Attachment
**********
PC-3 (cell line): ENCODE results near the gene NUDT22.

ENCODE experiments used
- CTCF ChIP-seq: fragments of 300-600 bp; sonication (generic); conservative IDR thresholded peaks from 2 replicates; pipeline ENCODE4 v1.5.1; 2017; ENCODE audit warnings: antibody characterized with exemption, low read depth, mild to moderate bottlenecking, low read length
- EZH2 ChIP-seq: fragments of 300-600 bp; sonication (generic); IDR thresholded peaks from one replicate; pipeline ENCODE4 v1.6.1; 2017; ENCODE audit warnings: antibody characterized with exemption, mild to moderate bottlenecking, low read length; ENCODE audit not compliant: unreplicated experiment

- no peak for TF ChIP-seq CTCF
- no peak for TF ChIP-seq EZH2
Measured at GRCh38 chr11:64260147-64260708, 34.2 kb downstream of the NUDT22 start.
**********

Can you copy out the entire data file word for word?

PC-3 (cell line): ENCODE results near the gene NUDT22.

ENCODE experiments used
- CTCF ChIP-seq: fragments of 300-600 bp; sonication (generic); conservative IDR thresholded peaks from 2 replicates; pipeline ENCODE4 v1.5.1; 2017; ENCODE audit warnings: antibody characterized with exemption, low read depth, mild to moderate bottlenecking, low read length
- EZH2 ChIP-seq: fragments of 300-600 bp; sonication (generic); IDR thresholded peaks from one replicate; pipeline ENCODE4 v1.6.1; 2017; ENCODE audit warnings: antibody characterized with exemption, mild to moderate bottlenecking, low read length; ENCODE audit not compliant: unreplicated experiment

- no peak for TF ChIP-seq CTCF
- no peak for TF ChIP-seq EZH2
Measured at GRCh38 chr11:64260147-64260708, 34.2 kb downstream of the NUDT22 start.